As California Strengthens Abortion Protections, SoCal Leader Proposes ‘Sanctuary City' For the Unborn

The proposal was shot down by the Temecula City Council in a 4-1 vote, but not before more than an hour of public testimony that was often interrupted by crowd applause and outbursts

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California is one step closer to becoming a sanctuary state for abortion access, but a Temecula councilwoman is drawing attention for proposing an abortion ban within city limits.

On Tuesday, Gov. Gavin Newsom signed more than a dozen new abortion laws, including some that clash with restrictions in other states. Together, the laws improve access to abortions as well as strengthen privacy safeguards for patients.

Hours later, Temecula City Councilwoman Jessica Alexander proposed a city resolution that she said would have created a "sanctuary city" for the unborn, had it passed.

"By creating this resolution, we are taking a stand for life and holding it up sacred," Alexander said. "This upholds the foundation for what Temecula has stood for and has been built on."

The proposal was shot down by the council in a 4-1 vote, but not before more than an hour of public testimony that was often interrupted by crowd applause and outbursts.

"Abortion and fatherlessness are a vicious circle," one speaker said. "Abortion leads to fatherlessness and fatherlessness leads to abortion. This is extremely destructive to any society."

'You need to keep your personal opinions and beliefs to yourself," another speaker told Alexander. "There is a rule in America that says there is separation of church and state, so keep your church and religion out of city politics."

Citizens in support of the proposal formed a prayer circle outside of the meeting.

"A resolution is not law. We want a resolution that states that life is sacred and that the unborn are safe here," resolution supporter and CEO of Birth Choice Centers, Janette Chun said.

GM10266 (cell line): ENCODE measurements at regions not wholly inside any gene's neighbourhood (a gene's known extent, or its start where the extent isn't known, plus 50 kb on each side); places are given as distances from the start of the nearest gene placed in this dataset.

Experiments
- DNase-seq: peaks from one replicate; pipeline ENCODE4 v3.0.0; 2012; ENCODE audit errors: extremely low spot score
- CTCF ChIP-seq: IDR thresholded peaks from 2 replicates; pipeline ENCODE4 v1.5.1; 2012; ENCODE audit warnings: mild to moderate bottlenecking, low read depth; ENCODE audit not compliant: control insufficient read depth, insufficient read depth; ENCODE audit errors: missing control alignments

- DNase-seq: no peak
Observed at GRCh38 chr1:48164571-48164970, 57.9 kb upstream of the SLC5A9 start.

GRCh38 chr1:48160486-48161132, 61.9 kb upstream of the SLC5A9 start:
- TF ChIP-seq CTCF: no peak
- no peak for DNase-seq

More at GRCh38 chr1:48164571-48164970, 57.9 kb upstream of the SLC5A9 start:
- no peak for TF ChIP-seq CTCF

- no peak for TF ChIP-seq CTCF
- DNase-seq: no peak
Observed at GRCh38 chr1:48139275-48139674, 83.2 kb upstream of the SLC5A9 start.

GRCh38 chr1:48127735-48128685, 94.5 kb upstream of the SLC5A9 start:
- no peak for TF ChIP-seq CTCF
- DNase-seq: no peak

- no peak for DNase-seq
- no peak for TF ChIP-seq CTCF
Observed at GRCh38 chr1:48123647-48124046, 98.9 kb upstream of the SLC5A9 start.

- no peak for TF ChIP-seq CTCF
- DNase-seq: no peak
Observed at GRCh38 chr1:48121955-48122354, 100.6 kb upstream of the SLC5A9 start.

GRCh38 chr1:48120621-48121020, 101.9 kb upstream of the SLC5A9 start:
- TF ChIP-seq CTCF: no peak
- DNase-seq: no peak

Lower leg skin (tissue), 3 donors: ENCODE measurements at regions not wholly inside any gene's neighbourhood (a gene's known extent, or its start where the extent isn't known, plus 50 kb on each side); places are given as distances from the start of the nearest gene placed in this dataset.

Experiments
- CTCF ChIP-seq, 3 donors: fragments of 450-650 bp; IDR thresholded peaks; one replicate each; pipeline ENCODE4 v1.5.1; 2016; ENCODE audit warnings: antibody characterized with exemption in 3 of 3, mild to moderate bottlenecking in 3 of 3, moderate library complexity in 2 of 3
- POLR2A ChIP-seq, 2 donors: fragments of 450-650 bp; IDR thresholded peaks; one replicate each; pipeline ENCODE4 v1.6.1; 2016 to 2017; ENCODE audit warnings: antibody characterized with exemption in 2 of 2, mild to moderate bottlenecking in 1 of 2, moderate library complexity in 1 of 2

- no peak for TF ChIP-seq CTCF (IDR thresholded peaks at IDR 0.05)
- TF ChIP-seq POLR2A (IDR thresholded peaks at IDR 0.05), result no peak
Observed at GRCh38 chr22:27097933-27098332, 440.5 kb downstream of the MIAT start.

Others against the resolution told NBC 7 they were relieved by the council's action.

"It is a disappointment but we are thankful for just doing the right thing," resident Keith Trask said.

"Abortions are legal," Dawn Murray-Sibby added. "I don’t think it needs to be made a statement in Temecula, or any city about that."

The resolution doesn’t move forward for now but the mayor, who was against it, says he expects it could come up again.

UC San Diego political scientist Thad Kousser said a city doesn't have the power to override state law.

"This would not change the reality on the ground for any resident of the city of Temecula. The state attorney general Rob Bonta was very clear about that today," Kousser said. "The laws that the California Legislature passed this year and Governor Gavin Newsom just signed into law today, those are the governing law of the land that will guarantee access to abortion rights to Californians, no matter which city they live in."

Kousser also said he doesn't expect the laws passed Tuesday to cause a rush of people coming to California to seek protected abortions because its neighboring states have similar laws.

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